In this study, using the recent Y2‐compliance expenditures as an example, we examine whether disclosures relating to investments in information technology (IT) were relevant to investors in assessing the market value of equity. We use a sample of 190 firms that disclosed estimates of total Y2K‐compliance costs in their 1997 annual reports to examine the association between Y2K‐compliance costs and share prices. We test the joint hypothesis that Y2K‐compliance costs were relevant to equity valuation of firms that chose to become Y2K‐compliant and that these costs were sufficiently reliable to be reflected in share prices. We find that estimates of Y2K‐compliance costs were positively and significantly related to share prices after controlling for earnings, book value of equity, and other factors. We find that the stock market is not shortsighted, and consider investments in Y2K‐remediation efforts a significant and value‐increasing activity for the average firm.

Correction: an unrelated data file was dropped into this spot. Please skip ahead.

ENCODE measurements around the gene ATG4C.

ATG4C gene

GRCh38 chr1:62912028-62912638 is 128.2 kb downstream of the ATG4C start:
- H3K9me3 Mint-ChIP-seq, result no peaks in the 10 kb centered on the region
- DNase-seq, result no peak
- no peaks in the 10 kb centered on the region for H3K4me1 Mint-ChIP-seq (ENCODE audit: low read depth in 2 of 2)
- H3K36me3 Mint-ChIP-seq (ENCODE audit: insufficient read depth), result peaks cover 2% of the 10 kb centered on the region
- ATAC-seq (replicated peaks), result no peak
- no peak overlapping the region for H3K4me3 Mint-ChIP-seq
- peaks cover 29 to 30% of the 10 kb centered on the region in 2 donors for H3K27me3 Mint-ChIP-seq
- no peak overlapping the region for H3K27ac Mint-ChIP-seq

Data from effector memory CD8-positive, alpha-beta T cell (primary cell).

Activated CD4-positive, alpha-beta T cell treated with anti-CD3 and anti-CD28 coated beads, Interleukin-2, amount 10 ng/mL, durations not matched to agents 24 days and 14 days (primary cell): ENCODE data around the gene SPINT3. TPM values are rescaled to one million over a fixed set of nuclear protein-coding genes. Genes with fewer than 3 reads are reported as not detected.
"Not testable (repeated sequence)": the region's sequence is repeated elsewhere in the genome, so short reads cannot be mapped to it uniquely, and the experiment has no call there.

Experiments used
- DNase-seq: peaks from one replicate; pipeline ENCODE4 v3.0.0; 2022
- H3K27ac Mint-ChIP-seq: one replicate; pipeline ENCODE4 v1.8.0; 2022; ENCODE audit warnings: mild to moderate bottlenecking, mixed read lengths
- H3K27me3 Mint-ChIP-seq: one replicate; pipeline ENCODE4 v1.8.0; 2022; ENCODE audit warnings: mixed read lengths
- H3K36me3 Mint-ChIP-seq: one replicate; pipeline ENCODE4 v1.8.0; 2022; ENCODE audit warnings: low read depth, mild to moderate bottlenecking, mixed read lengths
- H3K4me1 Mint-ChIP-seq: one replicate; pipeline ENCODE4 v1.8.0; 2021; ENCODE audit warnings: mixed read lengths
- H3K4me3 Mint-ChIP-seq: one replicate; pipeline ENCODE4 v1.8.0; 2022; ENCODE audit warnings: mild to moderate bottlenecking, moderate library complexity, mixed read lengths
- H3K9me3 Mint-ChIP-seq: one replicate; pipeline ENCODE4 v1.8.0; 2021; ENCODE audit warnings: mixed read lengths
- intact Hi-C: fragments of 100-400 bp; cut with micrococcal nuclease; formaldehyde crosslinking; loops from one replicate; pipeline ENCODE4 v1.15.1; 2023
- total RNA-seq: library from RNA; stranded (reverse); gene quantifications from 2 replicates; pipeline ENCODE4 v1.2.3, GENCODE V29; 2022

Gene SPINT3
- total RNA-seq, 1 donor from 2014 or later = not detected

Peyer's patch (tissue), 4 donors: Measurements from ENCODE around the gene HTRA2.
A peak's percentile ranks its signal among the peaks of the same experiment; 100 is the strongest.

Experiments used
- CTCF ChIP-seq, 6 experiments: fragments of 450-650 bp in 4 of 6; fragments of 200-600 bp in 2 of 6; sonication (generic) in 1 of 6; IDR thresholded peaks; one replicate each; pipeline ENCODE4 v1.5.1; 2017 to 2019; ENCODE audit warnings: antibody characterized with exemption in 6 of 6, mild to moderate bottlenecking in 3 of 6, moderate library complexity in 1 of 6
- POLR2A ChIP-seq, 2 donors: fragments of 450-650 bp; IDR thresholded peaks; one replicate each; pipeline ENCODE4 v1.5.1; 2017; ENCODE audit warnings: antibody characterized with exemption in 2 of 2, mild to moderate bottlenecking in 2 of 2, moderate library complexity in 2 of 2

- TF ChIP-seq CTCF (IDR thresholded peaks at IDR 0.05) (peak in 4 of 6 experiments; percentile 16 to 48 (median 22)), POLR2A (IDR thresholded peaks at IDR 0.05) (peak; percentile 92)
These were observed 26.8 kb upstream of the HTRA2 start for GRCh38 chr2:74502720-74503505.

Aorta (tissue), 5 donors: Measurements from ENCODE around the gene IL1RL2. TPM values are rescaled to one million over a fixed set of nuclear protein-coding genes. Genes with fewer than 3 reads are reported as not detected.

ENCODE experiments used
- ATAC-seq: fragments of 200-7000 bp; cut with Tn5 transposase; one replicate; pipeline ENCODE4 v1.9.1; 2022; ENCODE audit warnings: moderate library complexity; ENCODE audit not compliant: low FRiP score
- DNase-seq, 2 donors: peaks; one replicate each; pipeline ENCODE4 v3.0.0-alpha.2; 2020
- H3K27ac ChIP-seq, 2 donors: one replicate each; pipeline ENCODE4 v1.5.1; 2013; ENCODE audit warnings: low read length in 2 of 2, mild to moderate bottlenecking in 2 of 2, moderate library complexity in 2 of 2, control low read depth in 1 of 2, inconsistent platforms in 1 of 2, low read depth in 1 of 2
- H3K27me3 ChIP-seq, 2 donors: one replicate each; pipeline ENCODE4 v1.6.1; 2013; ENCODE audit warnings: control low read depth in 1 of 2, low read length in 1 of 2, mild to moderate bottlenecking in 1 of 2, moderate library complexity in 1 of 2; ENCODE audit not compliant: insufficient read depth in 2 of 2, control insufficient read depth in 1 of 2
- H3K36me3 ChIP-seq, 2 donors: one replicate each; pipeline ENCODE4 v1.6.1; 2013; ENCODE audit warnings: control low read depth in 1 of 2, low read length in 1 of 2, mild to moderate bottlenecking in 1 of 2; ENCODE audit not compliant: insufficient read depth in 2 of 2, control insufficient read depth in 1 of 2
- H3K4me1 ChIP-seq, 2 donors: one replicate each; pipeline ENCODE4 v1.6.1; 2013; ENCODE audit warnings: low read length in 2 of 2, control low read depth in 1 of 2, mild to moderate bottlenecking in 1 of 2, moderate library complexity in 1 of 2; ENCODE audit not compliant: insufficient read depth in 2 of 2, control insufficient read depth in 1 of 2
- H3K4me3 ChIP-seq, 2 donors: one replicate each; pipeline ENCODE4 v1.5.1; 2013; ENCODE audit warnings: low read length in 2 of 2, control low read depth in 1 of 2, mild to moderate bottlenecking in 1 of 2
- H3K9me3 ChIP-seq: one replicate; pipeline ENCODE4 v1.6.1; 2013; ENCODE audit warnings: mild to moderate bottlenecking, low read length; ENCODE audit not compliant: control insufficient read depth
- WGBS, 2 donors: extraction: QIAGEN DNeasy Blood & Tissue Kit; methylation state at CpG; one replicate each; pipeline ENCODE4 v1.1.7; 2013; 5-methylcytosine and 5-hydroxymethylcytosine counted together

This content is only available via PDF.
You do not currently have access to this content.